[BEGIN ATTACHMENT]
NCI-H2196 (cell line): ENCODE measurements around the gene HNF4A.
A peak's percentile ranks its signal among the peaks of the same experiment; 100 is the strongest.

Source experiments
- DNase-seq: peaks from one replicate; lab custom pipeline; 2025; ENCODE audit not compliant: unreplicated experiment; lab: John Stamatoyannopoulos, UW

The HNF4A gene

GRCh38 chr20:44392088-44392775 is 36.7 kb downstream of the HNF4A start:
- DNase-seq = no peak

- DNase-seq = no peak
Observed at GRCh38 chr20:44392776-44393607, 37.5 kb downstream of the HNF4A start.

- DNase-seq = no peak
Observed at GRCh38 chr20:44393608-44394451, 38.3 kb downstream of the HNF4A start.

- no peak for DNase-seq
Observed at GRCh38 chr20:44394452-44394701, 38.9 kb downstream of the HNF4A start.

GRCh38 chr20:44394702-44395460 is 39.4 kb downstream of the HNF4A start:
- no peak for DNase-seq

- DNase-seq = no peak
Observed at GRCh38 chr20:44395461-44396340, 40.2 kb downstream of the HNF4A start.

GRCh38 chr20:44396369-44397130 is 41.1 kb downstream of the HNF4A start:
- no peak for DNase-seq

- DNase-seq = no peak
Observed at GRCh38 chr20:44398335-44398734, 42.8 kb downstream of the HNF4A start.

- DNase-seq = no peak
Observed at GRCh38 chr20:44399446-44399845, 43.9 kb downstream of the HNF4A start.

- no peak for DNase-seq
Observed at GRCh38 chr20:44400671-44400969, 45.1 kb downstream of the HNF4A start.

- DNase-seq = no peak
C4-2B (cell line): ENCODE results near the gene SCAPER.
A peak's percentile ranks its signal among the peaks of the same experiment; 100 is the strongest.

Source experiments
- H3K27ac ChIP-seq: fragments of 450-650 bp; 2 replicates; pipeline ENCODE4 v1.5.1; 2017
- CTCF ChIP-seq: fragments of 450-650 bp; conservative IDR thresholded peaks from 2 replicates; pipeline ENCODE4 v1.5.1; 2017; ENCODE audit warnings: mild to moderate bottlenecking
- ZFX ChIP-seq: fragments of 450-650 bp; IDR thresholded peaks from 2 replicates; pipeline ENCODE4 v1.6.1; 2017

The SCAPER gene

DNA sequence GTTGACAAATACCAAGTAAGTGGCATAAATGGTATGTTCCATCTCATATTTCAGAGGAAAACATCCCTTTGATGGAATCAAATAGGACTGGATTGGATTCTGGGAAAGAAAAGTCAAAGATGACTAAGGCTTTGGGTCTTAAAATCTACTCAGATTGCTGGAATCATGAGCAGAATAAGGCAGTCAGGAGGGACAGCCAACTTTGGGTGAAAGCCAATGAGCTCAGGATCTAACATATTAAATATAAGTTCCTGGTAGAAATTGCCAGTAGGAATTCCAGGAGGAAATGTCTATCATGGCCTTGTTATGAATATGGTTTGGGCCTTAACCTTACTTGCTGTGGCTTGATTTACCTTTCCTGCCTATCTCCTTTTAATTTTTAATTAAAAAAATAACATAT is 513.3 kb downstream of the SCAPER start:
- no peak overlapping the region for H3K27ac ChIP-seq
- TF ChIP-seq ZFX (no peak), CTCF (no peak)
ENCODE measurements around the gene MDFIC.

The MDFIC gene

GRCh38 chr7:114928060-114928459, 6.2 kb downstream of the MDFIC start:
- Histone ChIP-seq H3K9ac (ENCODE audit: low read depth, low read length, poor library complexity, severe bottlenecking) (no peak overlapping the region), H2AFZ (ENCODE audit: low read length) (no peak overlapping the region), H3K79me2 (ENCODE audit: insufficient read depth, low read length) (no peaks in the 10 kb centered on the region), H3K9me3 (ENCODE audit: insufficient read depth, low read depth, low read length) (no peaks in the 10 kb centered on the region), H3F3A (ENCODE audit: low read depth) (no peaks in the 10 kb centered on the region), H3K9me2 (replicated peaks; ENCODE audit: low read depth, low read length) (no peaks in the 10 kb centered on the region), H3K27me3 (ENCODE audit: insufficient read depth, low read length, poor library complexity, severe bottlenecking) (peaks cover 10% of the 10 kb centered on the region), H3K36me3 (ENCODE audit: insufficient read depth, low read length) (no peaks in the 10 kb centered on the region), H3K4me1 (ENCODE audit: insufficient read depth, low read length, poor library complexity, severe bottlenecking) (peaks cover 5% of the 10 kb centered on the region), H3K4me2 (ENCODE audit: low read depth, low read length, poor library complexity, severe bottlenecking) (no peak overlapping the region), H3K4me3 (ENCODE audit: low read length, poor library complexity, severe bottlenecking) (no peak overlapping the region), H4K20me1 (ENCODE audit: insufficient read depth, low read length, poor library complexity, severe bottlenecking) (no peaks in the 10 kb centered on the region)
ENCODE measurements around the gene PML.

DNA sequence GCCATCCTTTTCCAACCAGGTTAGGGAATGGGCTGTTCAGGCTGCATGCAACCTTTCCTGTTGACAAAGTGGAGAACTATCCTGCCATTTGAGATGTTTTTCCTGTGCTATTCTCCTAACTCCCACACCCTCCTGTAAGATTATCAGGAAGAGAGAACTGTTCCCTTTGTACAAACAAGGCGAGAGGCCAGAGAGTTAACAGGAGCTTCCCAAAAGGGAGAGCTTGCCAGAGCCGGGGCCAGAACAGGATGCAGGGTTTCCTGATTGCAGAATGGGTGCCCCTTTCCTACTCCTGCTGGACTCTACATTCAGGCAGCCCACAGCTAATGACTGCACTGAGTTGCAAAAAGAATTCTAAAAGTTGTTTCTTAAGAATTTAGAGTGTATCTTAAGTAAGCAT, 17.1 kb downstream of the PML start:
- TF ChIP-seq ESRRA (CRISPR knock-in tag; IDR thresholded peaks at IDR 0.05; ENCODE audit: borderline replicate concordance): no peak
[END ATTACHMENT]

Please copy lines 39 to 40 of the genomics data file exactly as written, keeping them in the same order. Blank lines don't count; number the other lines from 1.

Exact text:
GRCh38 chr7:114928060-114928459, 6.2 kb downstream of the MDFIC start:
- Histone ChIP-seq H3K9ac (ENCODE audit: low read depth, low read length, poor library complexity, severe bottlenecking) (no peak overlapping the region), H2AFZ (ENCODE audit: low read length) (no peak overlapping the region), H3K79me2 (ENCODE audit: insufficient read depth, low read length) (no peaks in the 10 kb centered on the region), H3K9me3 (ENCODE audit: insufficient read depth, low read depth, low read length) (no peaks in the 10 kb centered on the region), H3F3A (ENCODE audit: low read depth) (no peaks in the 10 kb centered on the region), H3K9me2 (replicated peaks; ENCODE audit: low read depth, low read length) (no peaks in the 10 kb centered on the region), H3K27me3 (ENCODE audit: insufficient read depth, low read length, poor library complexity, severe bottlenecking) (peaks cover 10% of the 10 kb centered on the region), H3K36me3 (ENCODE audit: insufficient read depth, low read length) (no peaks in the 10 kb centered on the region), H3K4me1 (ENCODE audit: insufficient read depth, low read length, poor library complexity, severe bottlenecking) (peaks cover 5% of the 10 kb centered on the region), H3K4me2 (ENCODE audit: low read depth, low read length, poor library complexity, severe bottlenecking) (no peak overlapping the region), H3K4me3 (ENCODE audit: low read length, poor library complexity, severe bottlenecking) (no peak overlapping the region), H4K20me1 (ENCODE audit: insufficient read depth, low read length, poor library complexity, severe bottlenecking) (no peaks in the 10 kb centered on the region)